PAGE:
Typical Late-Cycle Phenomenon — Surge In Commodity Prices

1 of the most important features of intermarket analysis is the rotation that normally takes place between bonds, stocks, and commodities at major TURNING POINTS in the business cycle. These major turns usually start in the bond market which peaks first. Rising interest rates (and the prospect for even higher rates) eventually causes stocks to peak. The main factor pushing rates higher is a strong surge in commodity prices, particularly oil, which will cause the Fed to start raising rates to slow down the inflationary spiral. At that point, commodity prices become the strongest asset class while bonds and stocks decline. The rotation between the 3 asset classes is especially relevant to the current global situation right now.

The above chart shows bonds, stocks and commodities following the normal rotational script and in the proper sequence - starting with bonds at this present moment. The black line shows how the 7–10 Year U.S. Treasury bond prices peaked around August 2020 and has been declining since then. Stocks normally peak next and the blue line shows the S&P 500 peaking at the start of this year. It is likely that U.S. stocks MAY have seen their highs for this cycle. Rising commodity prices are a major reason for the stock market peak. The green line shows the surge in commodity prices over the past few months being a major contributing factor to weakness in stocks. Spiking oil prices are a big part of the decline in stock prices. Surging commodity prices will force the Fed to start rising interest rates to combat that inflationary spiral. That normally causes the economy to slow which usually leads to a recession and for the current environment - STAGFLATION. Rising commodity prices in the face of a slowing economy are likely to lead to stagflation for the first time since the 1970s. The combination of a slowing economy and rising inflation is good for commodity traders, but bad for bonds and stocks. It also puts the Fed in a very difficult position with no choice but to raise rates to combat inflation. Rising rates, however are likely to push the U.S. economy into recession.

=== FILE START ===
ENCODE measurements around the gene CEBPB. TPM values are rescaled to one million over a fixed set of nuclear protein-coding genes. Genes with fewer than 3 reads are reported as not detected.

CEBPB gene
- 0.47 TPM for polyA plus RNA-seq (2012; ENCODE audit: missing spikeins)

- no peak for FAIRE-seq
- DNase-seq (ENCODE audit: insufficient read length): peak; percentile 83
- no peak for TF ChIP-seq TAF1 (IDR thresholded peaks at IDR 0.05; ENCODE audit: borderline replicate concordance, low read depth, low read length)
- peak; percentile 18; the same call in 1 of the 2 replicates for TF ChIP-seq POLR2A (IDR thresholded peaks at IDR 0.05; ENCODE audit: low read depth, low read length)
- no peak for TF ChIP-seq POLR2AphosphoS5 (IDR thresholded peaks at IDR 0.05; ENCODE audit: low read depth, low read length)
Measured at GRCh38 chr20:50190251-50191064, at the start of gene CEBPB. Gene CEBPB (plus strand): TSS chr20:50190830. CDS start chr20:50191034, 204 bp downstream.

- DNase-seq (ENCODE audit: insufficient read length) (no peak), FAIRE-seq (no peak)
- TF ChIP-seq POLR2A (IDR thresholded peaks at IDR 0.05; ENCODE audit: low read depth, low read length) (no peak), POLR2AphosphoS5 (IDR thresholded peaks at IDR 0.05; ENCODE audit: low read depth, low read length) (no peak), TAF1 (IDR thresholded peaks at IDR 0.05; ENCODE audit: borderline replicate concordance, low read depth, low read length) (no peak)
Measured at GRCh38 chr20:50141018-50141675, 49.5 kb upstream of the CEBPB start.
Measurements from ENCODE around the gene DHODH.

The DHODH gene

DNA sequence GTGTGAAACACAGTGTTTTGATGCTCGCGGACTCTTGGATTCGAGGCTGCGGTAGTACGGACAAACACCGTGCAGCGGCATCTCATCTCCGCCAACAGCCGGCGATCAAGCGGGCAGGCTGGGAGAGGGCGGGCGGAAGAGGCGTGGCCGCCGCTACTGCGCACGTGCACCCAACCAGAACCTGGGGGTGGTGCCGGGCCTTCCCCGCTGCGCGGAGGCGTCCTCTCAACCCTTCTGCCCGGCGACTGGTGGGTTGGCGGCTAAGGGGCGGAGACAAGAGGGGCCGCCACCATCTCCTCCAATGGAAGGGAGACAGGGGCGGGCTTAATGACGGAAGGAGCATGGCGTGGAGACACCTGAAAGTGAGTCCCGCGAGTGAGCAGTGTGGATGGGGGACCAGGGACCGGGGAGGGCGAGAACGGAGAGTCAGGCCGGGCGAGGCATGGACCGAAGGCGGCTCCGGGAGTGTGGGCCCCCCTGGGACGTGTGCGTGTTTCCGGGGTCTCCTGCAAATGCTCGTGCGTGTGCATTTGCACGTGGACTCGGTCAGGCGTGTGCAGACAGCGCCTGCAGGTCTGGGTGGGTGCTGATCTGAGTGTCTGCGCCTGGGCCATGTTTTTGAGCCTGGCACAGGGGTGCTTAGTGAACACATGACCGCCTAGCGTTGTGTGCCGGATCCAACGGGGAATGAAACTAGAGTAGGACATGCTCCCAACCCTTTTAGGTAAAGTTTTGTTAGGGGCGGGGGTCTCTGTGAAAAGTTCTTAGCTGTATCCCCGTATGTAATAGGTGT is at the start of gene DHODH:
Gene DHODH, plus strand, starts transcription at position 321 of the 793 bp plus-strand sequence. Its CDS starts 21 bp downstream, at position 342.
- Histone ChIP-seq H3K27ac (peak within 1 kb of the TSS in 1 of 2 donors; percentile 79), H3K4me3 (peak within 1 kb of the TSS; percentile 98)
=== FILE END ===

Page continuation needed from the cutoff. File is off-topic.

From the look of commodity price charts which are at or near record highs, the inflationary cycle is likely to last as the commodity bull run stretch into 2024. It lasted for an entire decade during the 1970s.

Commodity Bull Market into 2024! Timing is Everything! 时机就是一切!

** Please note that what is being shared in this article is NOT meant to be regarded as an advice or a recommendation, it is meant for EDUCATIONAL AND INFORMATION PURPOSES only and it does not constitute an investment advice, an offer or solicitation to purchase or sell the investment asset classes mentioned. **

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